Among my making-things-better inspirers is a brave woman named Helen Suzman. She was the only woman in South Africa’s parliament, in the not so ancient days when apartheid – racial segregation rigidly enforced by law – held sway in that country. In a book telling the story of her life, Helen Suzman recounted this scolding from another member of parliament:
The Honorable Member...must stop chattering. She is in the habit of chattering continually. If my wife chattered like that Honorable Member, I would know what to do with her. There is nothing that works on my nerves more than a woman who continually interrupts me. She is like water dripping on a tin roof.
That was in 1965. The Honorable Member was “chattering” about the need to end apartheid. The scolding came from the mouth of former President of South Africa, P.W. Botha, who later learned that voices for democracy can do more than grate on the nerves of oppressors.
With brave women like Helen Suzman in mind, may I tell you what the sometimes misunderstood word “feminism” means to me. As a French friend wrote in an e-mail received shortly after September 11, it is a suitable time to celebrate our societies’ recognition of the equal citizenship stature of men and women. Our Democracies, she said, have benefited greatly from an evolving appreciation of women’s worth. Our world, however is still retarded, as the Taliban rule reminded us, by regimes under which women are not treated even as human beings.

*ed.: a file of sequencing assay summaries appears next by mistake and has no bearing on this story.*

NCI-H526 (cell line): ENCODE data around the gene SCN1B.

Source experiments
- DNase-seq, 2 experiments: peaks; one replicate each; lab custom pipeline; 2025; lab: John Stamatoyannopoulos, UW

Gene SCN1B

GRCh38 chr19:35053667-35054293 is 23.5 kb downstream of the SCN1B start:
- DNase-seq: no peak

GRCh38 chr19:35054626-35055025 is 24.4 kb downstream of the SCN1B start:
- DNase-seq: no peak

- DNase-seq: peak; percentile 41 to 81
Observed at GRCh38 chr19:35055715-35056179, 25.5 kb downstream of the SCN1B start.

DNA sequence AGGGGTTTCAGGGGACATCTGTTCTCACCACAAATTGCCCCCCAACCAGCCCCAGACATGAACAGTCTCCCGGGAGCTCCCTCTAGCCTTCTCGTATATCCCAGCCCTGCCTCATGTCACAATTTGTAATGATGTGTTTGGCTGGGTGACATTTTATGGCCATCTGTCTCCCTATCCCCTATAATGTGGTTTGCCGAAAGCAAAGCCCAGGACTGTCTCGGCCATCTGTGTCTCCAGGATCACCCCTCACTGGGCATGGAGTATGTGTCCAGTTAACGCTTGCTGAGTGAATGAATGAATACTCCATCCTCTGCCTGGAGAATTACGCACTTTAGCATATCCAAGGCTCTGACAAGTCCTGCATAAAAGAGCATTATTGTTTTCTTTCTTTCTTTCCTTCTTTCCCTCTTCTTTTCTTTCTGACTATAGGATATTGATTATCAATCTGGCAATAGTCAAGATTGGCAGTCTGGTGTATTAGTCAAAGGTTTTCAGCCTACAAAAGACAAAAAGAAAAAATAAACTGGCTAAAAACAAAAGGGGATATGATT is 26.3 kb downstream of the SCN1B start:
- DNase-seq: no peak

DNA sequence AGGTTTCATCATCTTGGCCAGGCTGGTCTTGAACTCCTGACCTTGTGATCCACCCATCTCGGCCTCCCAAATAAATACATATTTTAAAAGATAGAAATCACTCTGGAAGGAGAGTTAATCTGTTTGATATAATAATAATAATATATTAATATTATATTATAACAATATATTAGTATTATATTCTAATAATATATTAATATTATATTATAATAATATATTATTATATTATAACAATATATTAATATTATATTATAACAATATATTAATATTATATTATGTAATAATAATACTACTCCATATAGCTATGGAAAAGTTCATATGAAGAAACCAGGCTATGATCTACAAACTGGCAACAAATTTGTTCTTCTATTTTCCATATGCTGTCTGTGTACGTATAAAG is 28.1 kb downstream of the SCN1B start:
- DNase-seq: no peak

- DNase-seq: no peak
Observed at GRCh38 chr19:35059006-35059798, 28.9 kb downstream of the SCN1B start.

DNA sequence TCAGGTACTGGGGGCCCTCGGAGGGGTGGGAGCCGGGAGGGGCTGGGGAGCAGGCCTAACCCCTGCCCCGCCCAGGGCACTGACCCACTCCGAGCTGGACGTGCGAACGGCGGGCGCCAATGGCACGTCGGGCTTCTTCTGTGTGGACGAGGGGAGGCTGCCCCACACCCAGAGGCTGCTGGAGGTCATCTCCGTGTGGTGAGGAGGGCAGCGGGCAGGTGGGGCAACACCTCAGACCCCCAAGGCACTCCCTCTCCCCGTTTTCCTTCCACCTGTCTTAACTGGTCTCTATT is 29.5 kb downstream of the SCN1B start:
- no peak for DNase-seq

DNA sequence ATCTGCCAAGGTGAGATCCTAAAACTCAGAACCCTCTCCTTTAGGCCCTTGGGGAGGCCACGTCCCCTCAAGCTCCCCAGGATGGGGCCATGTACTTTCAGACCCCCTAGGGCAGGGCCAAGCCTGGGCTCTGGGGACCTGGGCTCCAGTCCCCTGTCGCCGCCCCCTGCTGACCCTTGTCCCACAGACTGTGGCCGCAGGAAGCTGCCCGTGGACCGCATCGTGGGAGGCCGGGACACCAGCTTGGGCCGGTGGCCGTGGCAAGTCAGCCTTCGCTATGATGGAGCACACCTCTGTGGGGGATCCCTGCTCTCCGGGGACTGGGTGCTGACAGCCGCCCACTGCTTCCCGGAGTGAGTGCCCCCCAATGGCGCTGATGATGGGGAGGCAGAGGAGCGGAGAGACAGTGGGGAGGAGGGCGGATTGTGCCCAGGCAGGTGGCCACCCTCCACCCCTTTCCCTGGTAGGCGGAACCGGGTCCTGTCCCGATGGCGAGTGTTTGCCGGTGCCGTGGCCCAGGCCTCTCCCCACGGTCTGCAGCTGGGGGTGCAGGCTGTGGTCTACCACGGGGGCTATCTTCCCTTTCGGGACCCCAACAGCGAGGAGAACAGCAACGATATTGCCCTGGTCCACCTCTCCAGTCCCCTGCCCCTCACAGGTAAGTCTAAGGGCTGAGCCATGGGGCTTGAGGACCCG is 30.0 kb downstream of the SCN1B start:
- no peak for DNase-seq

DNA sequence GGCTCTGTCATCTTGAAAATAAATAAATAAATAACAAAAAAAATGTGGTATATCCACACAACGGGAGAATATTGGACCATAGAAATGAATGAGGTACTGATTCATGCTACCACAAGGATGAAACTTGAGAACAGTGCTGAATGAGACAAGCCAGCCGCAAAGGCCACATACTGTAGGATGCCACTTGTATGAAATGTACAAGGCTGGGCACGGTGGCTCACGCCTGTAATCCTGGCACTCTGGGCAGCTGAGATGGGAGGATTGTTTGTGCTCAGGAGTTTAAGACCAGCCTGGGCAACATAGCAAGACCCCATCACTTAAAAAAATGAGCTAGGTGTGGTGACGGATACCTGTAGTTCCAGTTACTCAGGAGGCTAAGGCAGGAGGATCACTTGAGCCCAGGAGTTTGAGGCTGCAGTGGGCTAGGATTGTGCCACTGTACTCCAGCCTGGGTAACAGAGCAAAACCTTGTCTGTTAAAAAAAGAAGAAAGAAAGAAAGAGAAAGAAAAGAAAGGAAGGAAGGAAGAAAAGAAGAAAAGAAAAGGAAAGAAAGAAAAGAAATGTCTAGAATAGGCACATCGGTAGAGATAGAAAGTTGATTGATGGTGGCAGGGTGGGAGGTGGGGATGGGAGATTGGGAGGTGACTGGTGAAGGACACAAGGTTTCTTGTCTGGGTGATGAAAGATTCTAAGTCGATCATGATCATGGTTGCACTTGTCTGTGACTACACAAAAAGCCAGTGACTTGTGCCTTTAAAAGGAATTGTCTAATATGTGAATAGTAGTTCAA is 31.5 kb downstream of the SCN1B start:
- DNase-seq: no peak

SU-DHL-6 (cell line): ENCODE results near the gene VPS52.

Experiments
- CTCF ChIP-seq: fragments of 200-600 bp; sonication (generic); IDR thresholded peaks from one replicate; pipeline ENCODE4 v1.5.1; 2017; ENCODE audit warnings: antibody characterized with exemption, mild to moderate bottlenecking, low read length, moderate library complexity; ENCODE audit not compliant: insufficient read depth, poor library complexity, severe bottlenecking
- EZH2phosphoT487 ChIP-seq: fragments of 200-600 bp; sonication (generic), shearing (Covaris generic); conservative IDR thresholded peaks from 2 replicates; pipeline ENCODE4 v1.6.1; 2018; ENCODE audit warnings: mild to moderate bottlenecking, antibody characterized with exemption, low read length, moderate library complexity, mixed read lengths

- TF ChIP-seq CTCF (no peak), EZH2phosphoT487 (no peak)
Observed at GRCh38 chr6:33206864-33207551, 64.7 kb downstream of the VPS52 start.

I had the good fortune to be alive and a lawyer in the late 1960s when, for the first time in the history of the United States, it became possible to urge before courts, successfully, that society would benefit enormously if women were regarded as persons equal in stature to men. In my college years, 1950-1954 (a generation before Brown and Pembroke merged), it was widely thought that women were not suited for many of life’s occupations – lawyering and bartending, banking and brokering, military service, foreign service, piloting planes, jury service, tenured positions at universities, even professional chefs, to take just a few of many examples that now seem ancient. So much has changed for the good since then. But sadly many people still regard feminism with suspicion, some are discomforted by the very word, some even call it the “F” word.
Properly understood, feminism is not a pejorative. It simply means freeing people, men as well as women, to be you and me, allowing each individual to pursue the God-given talents and qualities he or she has without artificial restraints. Susan B. Anthony, who tirelessly worked to achieve the vote for women in the United States, had a dream a century ago that is within our grasp today. She forecast a time when woman would be the peer of man. In education, in art, in science, in literature; in the home, in the church, the state; everywhere she will be acknowledged equal, though not identical with him.